You're also going to cause massive selling pressure in the market at year end to (i) drive down values for the year end mark and (ii) raise money to actually pay the taxes (might happen again going into 4/15). But beyond all the unintended consequences, just think about it -- it's INSANE. You are taxing someone on a paper gain where they haven't actually realized the profit yet. 

Let's say you own a stock that goes from $20 to $40. Government taxes you on that $20 profit this year. The next year, the company goes bankrupt and the stock is worthless. So now you lost $40 and get what -- a taxable loss in the future? Do you get a refund? So if the stock market goes down, the government will owe billions in refunds due to the carryback of losses?? Yeah...that seems like a smart way to do a budget. Right when the market is dropping, likely due to economic strain, the government will owe billions in refunds. 

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11 minutes ago, vikas83 said:

You're also going to cause massive selling pressure in the market at year end to (i) drive down values for the year end mark and (ii) raise money to actually pay the taxes (might happen again going into 4/15). But beyond all the unintended consequences, just think about it -- it's INSANE. You are taxing someone on a paper gain where they haven't actually realized the profit yet.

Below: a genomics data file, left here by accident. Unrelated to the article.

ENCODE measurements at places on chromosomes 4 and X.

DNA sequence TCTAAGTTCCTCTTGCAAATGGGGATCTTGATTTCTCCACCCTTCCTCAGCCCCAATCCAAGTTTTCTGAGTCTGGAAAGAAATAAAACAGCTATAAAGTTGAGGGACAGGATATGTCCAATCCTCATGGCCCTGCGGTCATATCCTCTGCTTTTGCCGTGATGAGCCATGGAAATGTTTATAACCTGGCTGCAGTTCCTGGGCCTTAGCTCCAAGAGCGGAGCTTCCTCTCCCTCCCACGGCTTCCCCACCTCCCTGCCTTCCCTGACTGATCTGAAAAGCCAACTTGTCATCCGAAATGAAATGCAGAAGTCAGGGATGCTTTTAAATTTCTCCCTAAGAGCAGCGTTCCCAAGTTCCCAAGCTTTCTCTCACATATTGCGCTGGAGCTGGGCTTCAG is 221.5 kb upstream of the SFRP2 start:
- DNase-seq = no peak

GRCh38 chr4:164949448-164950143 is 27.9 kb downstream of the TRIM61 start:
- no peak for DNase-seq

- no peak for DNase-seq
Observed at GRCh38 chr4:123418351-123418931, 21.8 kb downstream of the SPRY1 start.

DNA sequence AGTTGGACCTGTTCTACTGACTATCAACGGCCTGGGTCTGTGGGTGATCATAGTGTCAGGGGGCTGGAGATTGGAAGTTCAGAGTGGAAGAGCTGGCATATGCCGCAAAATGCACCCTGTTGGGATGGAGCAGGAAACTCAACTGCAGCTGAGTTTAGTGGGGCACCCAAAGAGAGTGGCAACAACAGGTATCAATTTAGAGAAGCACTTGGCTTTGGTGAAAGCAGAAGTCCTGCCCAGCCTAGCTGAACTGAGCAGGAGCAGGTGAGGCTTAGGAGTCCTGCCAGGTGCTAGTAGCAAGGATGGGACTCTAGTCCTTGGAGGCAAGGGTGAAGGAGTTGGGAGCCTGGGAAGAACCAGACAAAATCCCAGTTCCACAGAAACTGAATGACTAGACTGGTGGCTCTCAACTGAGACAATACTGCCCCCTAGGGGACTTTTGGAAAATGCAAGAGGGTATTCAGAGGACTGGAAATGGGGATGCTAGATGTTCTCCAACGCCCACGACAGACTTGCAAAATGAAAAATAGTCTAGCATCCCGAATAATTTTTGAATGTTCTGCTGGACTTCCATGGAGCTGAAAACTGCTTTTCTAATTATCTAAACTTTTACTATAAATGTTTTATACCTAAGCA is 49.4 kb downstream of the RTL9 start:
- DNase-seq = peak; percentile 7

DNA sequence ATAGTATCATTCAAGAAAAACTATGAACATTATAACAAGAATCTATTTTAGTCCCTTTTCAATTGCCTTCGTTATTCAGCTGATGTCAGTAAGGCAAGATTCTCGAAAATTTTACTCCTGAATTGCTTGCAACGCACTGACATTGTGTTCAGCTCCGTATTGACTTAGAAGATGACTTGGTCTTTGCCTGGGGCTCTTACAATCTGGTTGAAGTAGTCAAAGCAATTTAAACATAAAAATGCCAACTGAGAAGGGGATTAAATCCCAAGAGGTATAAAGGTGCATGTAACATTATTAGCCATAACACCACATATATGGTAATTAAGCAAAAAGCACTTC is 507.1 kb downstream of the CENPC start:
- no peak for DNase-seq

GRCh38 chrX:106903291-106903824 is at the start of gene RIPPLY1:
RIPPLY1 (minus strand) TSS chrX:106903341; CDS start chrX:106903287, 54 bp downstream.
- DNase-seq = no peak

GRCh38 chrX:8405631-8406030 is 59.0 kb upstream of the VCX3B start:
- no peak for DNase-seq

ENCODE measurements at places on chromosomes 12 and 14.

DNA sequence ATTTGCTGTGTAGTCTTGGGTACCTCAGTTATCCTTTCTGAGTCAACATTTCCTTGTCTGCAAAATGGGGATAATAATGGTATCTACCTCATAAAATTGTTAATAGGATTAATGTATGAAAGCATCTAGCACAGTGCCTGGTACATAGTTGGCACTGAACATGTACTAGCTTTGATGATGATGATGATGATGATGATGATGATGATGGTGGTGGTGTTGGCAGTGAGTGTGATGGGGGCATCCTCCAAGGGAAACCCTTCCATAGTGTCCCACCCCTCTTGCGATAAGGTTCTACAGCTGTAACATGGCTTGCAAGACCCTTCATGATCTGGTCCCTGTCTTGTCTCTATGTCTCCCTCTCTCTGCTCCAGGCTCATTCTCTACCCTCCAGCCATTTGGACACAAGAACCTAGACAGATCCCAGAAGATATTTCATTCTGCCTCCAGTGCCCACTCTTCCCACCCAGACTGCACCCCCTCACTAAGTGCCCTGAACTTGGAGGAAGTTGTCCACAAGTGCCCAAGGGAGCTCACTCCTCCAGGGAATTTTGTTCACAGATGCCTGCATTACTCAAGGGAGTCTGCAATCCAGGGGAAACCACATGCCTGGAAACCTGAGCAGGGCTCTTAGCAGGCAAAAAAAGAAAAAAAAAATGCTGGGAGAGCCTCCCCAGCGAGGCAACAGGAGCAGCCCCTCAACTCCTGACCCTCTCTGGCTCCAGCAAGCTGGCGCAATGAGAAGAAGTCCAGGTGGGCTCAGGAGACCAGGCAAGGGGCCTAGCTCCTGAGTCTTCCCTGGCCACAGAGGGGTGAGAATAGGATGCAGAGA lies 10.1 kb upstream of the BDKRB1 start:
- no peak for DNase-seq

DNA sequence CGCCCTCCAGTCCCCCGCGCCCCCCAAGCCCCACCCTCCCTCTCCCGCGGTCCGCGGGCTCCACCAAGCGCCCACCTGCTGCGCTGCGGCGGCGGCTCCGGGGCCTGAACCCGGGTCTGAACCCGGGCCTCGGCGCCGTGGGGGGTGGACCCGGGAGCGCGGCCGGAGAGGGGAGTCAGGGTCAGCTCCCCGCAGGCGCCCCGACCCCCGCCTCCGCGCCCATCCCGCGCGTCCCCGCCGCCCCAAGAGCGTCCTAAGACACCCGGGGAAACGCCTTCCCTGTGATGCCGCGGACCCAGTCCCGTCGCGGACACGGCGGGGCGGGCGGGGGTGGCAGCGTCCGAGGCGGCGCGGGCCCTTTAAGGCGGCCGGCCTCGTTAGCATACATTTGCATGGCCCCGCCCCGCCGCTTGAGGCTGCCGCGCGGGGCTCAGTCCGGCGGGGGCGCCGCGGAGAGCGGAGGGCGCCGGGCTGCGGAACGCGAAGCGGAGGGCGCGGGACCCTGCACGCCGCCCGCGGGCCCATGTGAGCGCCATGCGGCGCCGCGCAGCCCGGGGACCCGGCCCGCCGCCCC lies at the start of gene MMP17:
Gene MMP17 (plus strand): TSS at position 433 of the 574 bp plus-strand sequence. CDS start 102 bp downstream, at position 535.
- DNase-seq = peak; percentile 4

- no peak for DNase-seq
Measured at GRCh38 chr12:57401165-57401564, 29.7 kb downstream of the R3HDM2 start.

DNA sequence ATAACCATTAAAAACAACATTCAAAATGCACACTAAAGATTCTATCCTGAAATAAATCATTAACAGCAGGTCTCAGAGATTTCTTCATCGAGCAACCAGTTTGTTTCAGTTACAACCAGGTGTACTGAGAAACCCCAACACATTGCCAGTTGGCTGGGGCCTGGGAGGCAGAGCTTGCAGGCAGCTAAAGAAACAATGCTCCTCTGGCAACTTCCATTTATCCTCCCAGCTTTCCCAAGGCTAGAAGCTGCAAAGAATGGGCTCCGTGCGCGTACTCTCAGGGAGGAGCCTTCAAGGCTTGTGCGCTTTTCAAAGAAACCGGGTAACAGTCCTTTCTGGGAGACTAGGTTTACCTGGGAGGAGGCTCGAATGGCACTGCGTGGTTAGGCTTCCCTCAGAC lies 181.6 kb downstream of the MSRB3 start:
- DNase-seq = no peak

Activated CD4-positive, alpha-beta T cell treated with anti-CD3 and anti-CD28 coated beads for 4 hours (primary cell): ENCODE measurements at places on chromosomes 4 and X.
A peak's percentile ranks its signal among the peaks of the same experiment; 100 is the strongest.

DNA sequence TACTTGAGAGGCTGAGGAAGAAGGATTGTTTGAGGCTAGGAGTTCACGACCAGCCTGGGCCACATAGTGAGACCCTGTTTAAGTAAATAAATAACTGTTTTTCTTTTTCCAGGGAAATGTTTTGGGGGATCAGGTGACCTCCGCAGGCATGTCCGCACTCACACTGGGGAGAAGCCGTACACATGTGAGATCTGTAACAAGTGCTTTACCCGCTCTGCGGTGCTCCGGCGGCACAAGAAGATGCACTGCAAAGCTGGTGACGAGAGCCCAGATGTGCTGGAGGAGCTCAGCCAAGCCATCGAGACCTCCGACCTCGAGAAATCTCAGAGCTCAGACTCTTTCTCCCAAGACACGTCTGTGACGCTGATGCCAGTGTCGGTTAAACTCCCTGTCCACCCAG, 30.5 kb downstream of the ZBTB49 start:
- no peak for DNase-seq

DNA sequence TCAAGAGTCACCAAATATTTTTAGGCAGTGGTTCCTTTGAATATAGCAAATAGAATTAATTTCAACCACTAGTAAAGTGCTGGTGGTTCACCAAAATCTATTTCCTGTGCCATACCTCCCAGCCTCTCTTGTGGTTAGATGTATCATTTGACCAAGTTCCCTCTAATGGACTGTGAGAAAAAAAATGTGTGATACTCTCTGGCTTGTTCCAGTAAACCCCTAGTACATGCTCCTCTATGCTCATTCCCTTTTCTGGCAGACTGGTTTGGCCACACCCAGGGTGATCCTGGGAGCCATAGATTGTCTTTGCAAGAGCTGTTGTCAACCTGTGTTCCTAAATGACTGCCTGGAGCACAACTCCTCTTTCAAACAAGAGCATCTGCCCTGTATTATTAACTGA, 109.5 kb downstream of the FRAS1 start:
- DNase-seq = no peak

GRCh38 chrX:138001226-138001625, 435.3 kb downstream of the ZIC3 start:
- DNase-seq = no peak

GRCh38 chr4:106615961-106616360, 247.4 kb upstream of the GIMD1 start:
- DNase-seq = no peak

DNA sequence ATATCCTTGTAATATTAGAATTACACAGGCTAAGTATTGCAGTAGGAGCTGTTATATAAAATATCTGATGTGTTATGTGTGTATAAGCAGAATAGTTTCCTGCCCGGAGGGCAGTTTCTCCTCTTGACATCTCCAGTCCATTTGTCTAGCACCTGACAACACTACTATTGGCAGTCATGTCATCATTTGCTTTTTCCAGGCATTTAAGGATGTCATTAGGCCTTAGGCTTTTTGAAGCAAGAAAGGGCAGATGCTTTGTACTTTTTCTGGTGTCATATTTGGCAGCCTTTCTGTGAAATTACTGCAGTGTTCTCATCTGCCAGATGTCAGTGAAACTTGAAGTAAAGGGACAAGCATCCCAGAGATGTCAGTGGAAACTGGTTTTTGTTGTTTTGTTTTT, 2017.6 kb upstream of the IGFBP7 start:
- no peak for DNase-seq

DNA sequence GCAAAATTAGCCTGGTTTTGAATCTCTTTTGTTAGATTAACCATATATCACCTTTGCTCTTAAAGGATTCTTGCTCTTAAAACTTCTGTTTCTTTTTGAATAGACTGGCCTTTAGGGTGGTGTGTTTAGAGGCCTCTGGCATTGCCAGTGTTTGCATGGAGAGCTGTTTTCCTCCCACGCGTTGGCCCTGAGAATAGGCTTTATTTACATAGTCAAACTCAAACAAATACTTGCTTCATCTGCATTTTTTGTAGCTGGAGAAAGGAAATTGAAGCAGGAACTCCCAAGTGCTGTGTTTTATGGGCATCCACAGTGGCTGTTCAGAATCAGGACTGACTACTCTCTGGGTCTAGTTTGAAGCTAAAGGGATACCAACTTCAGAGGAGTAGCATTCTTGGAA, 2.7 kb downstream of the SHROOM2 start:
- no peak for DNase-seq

Let's say you own a stock that goes from $20 to $40. Government taxes you on that $20 profit this year. The next year, the company goes bankrupt and the stock is worthless. So now you lost $40 and get what -- a taxable loss in the future? Do you get a refund? So if the stock market goes down, the government will owe billions in refunds due to the carryback of losses?? Yeah...that seems like a smart way to do a budget. Right when the market is dropping, likely due to economic strain, the government will owe billions in refunds. 

Exactly. It's too stupid to even wrap my head around.

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Taxing unrealized gains is literally taxing the stock market. Really, it is going to suppress stock values. So can you pay your taxes in stock? It just seems like a really silly proposal.

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2 hours ago, we_gotta_believe said:

Not sure if this was sarcasm, but we already have that, it's what our property taxes are based on. 

Apples and oranges.  Property taxes are ad valorem taxes assessed at the state and local level.  Capital gains are a form of income and subject to U.S. income taxes.  There's nothing to indicate that if the feds were enact an unrealized capital gains tax (essentially a modified poll tax limited to holders of property) that the state and local authorities would reduce or eliminate property taxes.

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32 minutes ago, Procus said:

Apples and oranges.  Property taxes are ad valorem taxes assessed at the state and local level.  Capital gains are a form of income and subject to U.S. income taxes.  There's nothing to indicate that if the feds were enact an unrealized capital gains tax (essentially a modified poll tax limited to holders of property) that the state and local authorities would reduce or eliminate property taxes.

Again, when I said "we already have that" I was referring to annual assessments.